Tuesday, 15 April 2014

Three questions for the UK public about Scottish independence

With less than six months to go to the referendum on Scottish independence, the arguments are getting louder and increasingly bad tempered.

Over the past few weeks Alex Salmond and his Nationalist colleagues have made a sustained effort to frame their opponents’ arguments as those of an overbearing elite who are lying about their intentions in effort to scare Scottish voters away from independence. Yes, most of it surrounds the prospects of a currency union with the rest of the UK, although I’m sure questions of EU membership, defence policy and border controls are also going to stir up some sound and fury in months ahead.

What the Nationalists are not keen on anyone talking about is how the public in the rest of the UK feels about these issues. It suits their case to define independence in terms of Scots asserting themselves against a governing class from privileged backgrounds, rather than detaching themselves from the people of England, Wales and Northern Ireland.

I suspect that plenty of Scots would at least take into account the opinions of their UK compatriots. Scotland has retained its own legal and education systems, and there are some cultural differences, but we have a lot more in common. We share an economy and transport infrastructure, study at each other’s universities, generally watch the same TV programmes, listen to the same music and laugh at the same jokes.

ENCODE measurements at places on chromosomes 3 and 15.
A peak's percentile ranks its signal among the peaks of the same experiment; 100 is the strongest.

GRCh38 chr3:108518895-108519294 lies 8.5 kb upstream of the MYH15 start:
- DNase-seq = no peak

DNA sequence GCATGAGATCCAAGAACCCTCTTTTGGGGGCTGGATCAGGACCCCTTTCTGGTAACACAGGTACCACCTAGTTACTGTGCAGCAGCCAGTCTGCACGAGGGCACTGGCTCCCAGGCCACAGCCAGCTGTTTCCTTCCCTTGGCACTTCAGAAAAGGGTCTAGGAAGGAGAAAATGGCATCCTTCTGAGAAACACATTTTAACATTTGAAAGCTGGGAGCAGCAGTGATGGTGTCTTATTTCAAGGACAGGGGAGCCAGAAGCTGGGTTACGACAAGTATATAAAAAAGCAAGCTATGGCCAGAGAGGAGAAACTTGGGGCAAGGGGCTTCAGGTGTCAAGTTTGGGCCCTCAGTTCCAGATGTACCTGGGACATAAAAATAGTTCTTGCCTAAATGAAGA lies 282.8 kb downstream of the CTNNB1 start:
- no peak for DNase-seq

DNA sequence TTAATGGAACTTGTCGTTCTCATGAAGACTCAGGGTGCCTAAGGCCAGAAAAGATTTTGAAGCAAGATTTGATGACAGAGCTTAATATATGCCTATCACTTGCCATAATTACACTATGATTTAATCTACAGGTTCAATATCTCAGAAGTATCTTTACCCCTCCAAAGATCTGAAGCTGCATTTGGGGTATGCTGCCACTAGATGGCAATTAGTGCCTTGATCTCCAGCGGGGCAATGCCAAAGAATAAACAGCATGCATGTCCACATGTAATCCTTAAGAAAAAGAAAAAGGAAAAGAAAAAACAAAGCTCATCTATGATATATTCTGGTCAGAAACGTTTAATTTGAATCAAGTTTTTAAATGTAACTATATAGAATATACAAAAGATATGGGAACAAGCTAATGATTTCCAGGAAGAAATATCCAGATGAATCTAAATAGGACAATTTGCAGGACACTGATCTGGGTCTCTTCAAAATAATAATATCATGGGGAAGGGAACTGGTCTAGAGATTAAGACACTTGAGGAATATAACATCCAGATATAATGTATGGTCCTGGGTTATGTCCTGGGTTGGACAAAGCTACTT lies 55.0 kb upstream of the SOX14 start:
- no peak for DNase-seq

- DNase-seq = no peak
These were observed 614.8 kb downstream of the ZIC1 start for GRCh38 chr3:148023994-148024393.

Most importantly, a lot of Scots live in England, and a smaller but significant number of English people live in Scotland, with Welsh and Northern Irish also settling across the borders. It’s everyday stuff that has kept us together, and in the event of independence some of this is going to change, and this will affect attitudes on both sides of the border.

One thing the Scots deserve in advance of the vote is clarity around what the people in the rest of the UK, not just the politicians, think about independence.  Just knowing if they want them to stay would be a big issue, along with attitudes towards a couple of the factors – currency and borders – that everyone will notice.

There has been a recent Yougov poll on currency union, but the process would benefit from a large scale opinion poll across England, Wales and Northern Ireland – commissioned independently of the government – asking three questions to be answered with a simple yes, no or undecided:

1 – Do you hope that Scotland votes to remain as part of the UK in September?
2 – In the event of Scotland becoming independent, do you think it should be allowed into a currency union with the UK?
3 – In the event of Scotland becoming independent, do you think there should be a full border and regulation of movement from one side to the other?

Show people in Scotland what the rest of the UK thinks about these and they’ll go into the referendum with a clearer picture than that presented by the Nationalists.

Mark Say is a UK based writer who covers the role of information management and technology in business. See www.marksay.co.uk. He also writes fiction, details on www.marksaywriter.com.

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